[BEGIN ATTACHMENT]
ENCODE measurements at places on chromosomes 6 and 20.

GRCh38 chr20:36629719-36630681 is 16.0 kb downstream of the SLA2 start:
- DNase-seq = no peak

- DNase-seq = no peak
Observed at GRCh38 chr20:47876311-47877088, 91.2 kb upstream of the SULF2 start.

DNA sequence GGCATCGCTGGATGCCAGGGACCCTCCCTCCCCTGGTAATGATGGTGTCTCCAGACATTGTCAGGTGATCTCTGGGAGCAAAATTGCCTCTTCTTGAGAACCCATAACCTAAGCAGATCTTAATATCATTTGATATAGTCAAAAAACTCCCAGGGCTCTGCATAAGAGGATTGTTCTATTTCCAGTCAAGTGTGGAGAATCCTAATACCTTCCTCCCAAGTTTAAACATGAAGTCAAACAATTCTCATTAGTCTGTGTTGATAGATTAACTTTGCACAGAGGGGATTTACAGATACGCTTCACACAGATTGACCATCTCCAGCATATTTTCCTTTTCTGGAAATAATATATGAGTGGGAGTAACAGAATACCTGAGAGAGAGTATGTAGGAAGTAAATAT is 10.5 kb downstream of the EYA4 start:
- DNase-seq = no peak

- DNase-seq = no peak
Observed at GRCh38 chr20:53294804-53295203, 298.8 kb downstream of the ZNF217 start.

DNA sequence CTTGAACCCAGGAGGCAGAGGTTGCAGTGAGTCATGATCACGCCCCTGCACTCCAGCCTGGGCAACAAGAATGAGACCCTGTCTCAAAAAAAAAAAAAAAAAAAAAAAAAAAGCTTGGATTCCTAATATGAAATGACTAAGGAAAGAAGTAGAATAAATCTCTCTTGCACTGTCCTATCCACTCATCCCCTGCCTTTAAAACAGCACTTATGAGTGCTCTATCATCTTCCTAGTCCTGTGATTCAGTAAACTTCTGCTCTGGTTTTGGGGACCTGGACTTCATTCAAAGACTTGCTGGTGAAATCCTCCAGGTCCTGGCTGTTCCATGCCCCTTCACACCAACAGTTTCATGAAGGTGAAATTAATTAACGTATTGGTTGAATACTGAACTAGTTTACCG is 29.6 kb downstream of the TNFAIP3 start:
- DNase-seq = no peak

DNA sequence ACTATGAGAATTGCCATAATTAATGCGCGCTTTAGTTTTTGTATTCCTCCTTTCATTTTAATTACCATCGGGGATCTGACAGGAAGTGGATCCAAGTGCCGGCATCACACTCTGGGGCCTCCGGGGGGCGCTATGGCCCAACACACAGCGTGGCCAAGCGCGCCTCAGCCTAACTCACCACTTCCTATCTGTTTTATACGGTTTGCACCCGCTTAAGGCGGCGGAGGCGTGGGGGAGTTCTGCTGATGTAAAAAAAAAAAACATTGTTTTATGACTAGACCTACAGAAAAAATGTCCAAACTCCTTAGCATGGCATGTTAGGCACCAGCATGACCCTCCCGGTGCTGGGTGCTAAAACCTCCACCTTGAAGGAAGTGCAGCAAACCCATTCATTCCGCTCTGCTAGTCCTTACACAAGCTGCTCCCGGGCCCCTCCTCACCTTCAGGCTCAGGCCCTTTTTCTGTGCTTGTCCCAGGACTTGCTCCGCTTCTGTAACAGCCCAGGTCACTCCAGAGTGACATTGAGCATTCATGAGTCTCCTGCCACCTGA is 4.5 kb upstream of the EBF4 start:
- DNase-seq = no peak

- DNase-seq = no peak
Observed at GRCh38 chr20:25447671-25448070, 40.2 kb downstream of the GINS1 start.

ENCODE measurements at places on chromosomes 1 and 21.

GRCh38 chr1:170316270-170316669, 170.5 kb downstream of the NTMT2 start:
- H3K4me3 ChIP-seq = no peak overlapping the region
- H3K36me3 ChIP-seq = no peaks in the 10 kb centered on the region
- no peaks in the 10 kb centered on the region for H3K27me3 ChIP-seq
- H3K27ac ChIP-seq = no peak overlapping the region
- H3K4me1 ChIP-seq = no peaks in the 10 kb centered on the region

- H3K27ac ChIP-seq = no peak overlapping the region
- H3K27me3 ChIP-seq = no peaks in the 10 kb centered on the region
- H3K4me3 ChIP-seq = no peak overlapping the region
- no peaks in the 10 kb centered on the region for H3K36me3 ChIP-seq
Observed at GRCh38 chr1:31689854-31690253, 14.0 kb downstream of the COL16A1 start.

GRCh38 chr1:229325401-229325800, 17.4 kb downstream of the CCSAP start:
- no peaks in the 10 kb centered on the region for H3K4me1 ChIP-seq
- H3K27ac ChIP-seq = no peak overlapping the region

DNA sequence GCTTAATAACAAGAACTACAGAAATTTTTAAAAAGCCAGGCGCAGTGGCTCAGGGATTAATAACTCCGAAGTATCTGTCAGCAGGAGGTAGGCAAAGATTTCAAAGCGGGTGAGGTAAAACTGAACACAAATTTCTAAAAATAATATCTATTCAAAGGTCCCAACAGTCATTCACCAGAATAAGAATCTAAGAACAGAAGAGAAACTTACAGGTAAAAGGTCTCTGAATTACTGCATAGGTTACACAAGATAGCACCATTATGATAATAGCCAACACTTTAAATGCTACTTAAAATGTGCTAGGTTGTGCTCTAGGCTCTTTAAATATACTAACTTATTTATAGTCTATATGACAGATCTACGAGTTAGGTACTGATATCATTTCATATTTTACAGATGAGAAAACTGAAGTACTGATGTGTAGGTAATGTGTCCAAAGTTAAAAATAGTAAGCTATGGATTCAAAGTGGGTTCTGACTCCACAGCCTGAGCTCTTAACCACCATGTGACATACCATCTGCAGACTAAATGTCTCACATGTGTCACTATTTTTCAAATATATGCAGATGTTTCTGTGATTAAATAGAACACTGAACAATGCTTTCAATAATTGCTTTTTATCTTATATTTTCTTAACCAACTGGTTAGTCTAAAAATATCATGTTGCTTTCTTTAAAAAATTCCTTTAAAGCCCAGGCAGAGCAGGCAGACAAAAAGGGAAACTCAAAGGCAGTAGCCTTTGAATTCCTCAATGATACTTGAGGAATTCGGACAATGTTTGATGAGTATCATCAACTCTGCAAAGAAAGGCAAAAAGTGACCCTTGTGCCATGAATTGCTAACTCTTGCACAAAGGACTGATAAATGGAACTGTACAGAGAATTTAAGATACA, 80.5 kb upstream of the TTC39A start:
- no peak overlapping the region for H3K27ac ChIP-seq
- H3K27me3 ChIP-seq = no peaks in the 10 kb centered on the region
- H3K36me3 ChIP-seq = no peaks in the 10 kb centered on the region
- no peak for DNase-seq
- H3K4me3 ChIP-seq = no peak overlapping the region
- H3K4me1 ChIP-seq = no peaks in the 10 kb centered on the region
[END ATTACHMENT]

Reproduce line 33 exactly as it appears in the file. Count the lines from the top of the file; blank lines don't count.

- H3K27me3 ChIP-seq = no peaks in the 10 kb centered on the region